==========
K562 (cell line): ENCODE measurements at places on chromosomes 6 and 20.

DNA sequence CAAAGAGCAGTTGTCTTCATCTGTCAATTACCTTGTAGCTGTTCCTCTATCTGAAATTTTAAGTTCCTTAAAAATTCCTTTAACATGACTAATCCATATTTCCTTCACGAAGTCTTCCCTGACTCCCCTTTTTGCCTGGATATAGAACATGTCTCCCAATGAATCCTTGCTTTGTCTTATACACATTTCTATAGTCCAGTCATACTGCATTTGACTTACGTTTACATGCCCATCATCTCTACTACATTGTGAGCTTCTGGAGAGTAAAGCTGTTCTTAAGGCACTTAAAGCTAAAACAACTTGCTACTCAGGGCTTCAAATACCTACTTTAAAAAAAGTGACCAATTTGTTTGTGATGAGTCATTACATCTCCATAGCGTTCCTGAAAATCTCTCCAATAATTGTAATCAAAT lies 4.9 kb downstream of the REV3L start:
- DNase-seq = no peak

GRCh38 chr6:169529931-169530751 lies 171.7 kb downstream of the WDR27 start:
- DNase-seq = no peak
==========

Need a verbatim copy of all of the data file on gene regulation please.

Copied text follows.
K562 (cell line): ENCODE measurements at places on chromosomes 6 and 20.

DNA sequence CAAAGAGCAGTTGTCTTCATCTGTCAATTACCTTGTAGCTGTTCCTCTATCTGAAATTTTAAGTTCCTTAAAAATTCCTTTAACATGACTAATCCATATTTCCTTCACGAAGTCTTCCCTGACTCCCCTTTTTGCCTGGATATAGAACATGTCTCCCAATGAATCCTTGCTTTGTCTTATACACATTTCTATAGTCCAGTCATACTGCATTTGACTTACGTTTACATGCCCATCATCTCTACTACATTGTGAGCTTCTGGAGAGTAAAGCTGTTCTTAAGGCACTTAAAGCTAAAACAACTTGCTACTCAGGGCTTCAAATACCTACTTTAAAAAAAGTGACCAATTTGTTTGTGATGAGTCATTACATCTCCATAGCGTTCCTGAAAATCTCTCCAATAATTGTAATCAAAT lies 4.9 kb downstream of the REV3L start:
- DNase-seq = no peak

GRCh38 chr6:169529931-169530751 lies 171.7 kb downstream of the WDR27 start:
- DNase-seq = no peak